I made it up to Barr Camp again this morning. I'm currently living a 10 minute or so bike ride from Memorial Park (where the Pikes Peak Marathon and Ascent starts), so I might spend more time on the Manitou trails than I have in the past. Down in the streets of Manitou the wind was enough to knock you over, but once I climbed up into Ruxton Canyon, the world went gloriously calm and balmy.
As I ran past the Cog, I said hello to Freddie or Eddie Baxter (they're twins) who was no doubt just finishing up his daily circuit of the Incline. Speaking of which, hiking the Incline may very soon become legal, as a result of a little quid pro quo betwixt the Colorado Springs Utilities and the Cog Railway. Read about it here.
I've never done the Incline as part of my training (maybe if I ever do Hardrock, I'll start), but I do recognize it as an incredible means of inspiring more people (all kinds of people, not just hard-core types; just check out the crowd on there some weekends) to get outside and use their bodies. I think it's that kind of activity that can hopefully help someone gain an appreciation for the land and the mountains that maybe they didn't have before.
Anyways, the conditions on the trail this morning were already vastly improved from Sunday morning. It was mostly dry on the Ws with only a few patches of dirty ice, and from there to No Name the trail was virtually completely dry. Of course, above No Name, things went south quickly with the "trail" becoming a rock-hard cowpath of ridiculously uneven frozen slush and snow. Screw shoes would've been prudent. Despite this, the jaunt to Barr was idyllic with the peak itself enshrouded in a cloud of swirling snow whipped up by the hurricane-force winds up there.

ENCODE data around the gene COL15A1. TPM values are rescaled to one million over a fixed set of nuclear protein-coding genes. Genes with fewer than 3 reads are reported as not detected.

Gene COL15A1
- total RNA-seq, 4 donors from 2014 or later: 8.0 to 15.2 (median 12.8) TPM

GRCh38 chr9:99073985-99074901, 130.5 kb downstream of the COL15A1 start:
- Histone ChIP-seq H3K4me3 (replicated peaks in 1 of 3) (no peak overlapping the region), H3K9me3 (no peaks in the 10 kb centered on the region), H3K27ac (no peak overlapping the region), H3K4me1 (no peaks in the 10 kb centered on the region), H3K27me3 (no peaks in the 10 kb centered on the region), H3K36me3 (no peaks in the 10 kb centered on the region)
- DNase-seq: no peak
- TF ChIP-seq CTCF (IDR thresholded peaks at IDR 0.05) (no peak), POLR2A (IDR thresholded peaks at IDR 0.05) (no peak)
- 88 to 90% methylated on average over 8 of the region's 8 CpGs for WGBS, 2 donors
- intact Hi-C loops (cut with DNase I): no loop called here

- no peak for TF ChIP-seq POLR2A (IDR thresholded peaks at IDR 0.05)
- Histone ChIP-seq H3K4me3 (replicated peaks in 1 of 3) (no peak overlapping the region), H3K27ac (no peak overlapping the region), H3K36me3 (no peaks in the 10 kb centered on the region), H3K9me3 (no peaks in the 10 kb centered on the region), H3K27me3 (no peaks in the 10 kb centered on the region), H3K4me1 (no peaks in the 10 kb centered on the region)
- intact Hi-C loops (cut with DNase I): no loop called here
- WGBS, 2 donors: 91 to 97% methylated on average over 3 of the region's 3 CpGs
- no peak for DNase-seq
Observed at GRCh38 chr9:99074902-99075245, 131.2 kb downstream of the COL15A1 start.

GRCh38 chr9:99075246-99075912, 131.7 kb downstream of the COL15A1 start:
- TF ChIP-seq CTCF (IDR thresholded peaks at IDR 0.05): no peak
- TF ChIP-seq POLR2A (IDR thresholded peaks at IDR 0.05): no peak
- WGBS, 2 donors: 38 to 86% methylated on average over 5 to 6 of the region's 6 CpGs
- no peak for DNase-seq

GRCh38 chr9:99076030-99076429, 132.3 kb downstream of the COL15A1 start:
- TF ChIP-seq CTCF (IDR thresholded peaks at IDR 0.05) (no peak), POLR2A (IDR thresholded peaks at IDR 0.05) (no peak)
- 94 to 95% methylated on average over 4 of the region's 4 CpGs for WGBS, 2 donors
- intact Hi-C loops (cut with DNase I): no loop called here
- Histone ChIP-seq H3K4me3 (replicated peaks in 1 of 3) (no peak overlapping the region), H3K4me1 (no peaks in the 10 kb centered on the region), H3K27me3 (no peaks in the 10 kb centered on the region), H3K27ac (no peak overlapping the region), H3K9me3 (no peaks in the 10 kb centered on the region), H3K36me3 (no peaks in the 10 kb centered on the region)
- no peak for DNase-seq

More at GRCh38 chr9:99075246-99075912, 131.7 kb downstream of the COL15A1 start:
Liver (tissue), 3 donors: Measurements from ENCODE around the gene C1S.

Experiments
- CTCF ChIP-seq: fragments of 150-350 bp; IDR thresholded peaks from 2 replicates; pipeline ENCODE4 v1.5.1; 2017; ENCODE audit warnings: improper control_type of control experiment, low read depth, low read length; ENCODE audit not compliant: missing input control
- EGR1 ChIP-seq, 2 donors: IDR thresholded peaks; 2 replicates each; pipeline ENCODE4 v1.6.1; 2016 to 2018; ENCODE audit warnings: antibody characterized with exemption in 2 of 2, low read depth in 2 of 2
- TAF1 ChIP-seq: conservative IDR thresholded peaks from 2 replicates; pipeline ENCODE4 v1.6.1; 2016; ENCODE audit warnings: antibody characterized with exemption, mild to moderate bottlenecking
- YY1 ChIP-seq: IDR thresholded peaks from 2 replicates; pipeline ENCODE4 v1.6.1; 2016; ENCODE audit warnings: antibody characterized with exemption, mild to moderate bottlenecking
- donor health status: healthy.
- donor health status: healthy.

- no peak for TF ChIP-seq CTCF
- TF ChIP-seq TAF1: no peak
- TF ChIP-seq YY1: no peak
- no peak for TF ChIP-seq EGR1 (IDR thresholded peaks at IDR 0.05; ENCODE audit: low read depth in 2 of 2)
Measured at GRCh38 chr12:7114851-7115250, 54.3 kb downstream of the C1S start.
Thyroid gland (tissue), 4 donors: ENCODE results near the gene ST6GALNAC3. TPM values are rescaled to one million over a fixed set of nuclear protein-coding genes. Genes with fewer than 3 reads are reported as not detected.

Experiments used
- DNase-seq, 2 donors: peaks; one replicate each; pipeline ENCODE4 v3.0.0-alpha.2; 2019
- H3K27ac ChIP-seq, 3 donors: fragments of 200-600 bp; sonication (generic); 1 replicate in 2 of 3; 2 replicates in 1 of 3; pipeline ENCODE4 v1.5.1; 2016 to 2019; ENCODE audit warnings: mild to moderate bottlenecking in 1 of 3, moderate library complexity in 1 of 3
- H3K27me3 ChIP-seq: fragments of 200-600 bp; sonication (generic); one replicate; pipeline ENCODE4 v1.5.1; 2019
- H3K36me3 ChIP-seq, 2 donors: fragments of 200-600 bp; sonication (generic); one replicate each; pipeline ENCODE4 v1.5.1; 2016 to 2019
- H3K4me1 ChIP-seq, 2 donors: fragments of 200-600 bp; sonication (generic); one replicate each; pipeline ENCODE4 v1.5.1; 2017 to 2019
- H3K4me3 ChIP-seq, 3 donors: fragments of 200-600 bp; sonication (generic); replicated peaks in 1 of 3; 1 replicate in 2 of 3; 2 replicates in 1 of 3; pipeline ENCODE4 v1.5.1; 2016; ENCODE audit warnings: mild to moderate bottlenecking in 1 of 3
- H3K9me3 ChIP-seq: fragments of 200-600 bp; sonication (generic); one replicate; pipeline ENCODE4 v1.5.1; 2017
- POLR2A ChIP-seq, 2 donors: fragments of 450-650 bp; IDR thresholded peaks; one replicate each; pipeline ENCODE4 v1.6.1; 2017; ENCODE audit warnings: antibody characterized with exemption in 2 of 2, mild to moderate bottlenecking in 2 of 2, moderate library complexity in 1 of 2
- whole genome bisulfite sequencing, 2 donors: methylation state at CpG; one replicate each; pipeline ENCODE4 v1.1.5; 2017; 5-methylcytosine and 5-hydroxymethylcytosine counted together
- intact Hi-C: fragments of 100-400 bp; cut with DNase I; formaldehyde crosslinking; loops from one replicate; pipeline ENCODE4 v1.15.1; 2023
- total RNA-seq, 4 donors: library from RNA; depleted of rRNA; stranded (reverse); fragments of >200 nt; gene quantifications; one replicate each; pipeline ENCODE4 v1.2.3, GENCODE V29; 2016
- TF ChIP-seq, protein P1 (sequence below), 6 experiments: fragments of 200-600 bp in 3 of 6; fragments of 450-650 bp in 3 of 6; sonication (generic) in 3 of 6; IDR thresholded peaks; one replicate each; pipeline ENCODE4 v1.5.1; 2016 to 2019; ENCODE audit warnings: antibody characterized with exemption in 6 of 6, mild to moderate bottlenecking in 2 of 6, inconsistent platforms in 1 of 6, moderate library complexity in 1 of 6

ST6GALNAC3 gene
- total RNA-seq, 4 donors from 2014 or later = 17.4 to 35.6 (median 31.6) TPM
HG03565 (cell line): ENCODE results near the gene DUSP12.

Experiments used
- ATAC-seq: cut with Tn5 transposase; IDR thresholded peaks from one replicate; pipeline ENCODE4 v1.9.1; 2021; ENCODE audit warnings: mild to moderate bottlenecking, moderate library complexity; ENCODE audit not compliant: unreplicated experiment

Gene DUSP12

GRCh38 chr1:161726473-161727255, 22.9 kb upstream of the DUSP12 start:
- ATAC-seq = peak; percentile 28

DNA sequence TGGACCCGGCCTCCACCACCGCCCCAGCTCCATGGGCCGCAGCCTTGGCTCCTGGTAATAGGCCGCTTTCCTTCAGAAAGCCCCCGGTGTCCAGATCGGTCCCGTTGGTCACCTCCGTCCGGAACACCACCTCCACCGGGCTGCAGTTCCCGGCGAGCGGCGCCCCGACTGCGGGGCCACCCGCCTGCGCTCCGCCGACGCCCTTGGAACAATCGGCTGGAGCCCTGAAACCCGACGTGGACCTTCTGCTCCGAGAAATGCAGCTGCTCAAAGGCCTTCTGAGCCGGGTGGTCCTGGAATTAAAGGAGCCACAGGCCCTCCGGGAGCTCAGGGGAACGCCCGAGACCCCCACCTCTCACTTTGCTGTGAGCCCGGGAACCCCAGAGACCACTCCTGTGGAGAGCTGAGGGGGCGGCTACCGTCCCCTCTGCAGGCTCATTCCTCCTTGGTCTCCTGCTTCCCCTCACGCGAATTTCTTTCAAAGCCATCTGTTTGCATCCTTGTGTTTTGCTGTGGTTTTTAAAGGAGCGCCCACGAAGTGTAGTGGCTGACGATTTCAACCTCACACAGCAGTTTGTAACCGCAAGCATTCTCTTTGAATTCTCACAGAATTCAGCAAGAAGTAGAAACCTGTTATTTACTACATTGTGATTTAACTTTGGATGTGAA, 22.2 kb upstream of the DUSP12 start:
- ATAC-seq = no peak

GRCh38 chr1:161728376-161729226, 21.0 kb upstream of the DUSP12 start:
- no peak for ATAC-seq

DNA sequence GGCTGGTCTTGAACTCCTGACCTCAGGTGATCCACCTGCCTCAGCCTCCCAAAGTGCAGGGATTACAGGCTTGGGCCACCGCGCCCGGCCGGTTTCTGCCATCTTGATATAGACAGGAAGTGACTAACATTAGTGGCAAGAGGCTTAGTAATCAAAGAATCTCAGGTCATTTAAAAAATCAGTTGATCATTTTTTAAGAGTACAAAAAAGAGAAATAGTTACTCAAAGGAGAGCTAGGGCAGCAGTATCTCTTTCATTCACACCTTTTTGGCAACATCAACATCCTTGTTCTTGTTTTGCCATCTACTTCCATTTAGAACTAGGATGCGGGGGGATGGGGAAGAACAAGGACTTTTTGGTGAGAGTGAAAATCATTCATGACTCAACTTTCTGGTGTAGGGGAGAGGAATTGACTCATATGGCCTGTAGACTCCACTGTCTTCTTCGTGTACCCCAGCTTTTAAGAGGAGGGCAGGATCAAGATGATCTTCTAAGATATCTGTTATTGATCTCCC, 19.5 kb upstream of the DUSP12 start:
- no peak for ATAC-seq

The run down was a nail-biting affair above No Name Creek with all of the ice, but below there the sunshine and my much improved purchase on the trail allowed my mind to wander to the lyrics of a Yeasayer song all the way back down to Manitou.
In what may become a regular method of spicing up this blog a little, below is an incredible spontaneous version of the song(s) in my head this morning out on the trail (feel free to skip ahead to the 1:30ish mark):
"Yeah, yeah, we can all grab at the chance to be handsome farmers!!" That's often exactly the sentiment I feel when I'm running in the mountains.